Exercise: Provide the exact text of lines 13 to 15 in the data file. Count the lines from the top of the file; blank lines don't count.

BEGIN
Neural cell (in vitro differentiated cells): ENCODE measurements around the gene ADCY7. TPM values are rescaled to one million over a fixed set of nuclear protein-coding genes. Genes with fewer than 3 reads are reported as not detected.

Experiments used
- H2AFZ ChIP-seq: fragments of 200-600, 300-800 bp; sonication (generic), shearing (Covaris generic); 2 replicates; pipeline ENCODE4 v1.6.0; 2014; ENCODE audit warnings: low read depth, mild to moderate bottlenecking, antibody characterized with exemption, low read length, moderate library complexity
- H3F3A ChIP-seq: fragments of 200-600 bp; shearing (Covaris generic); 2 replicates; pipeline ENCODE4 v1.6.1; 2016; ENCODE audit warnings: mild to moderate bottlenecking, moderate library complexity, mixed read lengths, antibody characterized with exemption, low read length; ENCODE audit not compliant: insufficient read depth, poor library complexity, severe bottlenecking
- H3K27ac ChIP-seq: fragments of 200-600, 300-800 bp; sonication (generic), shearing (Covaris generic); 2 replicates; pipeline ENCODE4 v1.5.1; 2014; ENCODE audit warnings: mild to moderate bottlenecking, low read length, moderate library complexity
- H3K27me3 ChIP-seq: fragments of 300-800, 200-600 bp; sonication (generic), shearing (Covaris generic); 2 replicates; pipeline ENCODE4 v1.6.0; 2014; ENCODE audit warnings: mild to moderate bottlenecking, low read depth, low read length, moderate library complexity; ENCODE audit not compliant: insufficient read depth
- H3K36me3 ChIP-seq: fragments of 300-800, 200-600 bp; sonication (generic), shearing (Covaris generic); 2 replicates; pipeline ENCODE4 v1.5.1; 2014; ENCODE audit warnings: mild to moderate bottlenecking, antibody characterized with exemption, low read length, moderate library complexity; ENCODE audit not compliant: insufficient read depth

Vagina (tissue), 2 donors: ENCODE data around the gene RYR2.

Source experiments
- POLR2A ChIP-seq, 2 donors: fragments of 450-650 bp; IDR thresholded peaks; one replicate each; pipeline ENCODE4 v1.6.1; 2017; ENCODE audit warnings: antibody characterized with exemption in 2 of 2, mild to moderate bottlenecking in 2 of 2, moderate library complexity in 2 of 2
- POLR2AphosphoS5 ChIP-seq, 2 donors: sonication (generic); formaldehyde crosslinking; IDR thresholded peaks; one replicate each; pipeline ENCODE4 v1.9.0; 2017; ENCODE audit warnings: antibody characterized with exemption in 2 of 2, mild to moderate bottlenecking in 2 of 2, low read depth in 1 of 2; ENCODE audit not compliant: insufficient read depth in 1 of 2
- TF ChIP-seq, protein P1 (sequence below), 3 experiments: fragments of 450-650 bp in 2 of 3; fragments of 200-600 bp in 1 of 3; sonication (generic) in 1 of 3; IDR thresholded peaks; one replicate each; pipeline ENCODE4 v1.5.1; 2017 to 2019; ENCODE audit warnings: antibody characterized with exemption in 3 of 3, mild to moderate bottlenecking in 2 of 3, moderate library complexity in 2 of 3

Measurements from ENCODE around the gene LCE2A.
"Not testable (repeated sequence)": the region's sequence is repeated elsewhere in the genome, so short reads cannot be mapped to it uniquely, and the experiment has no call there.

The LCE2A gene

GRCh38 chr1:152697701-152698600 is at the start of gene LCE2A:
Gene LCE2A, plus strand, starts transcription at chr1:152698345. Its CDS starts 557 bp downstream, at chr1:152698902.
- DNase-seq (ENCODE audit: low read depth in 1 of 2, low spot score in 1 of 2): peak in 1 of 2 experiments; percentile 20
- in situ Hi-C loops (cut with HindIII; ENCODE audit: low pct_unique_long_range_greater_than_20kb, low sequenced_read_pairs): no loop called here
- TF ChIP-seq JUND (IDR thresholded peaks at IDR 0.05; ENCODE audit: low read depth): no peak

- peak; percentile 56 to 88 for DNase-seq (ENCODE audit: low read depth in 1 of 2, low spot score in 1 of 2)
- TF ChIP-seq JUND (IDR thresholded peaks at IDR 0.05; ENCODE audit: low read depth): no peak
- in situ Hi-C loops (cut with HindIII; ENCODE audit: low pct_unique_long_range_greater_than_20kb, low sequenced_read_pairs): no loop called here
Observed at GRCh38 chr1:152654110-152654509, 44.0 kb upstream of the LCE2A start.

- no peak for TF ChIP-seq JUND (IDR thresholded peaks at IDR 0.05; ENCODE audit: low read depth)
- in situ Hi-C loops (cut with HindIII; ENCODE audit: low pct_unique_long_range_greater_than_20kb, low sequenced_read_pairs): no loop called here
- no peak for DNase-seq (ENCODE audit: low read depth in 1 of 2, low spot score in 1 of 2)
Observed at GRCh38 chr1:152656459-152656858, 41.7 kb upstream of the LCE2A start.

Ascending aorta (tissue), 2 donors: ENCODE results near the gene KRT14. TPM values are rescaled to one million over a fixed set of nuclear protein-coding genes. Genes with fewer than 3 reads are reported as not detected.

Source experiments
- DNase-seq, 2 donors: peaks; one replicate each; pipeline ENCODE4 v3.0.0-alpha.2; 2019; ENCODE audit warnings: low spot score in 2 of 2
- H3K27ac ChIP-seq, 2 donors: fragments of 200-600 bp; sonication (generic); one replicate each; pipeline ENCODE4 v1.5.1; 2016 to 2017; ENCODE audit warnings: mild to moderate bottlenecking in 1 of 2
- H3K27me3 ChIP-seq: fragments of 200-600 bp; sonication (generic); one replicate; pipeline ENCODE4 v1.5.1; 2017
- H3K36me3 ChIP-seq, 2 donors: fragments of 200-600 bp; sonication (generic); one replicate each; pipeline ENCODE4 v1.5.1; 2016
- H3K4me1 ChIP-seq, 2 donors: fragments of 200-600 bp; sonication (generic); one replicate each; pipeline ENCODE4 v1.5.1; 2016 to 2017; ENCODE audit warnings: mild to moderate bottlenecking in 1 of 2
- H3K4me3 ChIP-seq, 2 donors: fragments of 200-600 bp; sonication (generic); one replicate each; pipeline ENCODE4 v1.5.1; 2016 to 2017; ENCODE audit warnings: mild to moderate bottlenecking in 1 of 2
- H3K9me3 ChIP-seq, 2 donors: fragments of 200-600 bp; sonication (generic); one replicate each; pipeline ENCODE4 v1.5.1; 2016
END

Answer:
Measurements from ENCODE around the gene LCE2A.
"Not testable (repeated sequence)": the region's sequence is repeated elsewhere in the genome, so short reads cannot be mapped to it uniquely, and the experiment has no call there.

The LCE2A gene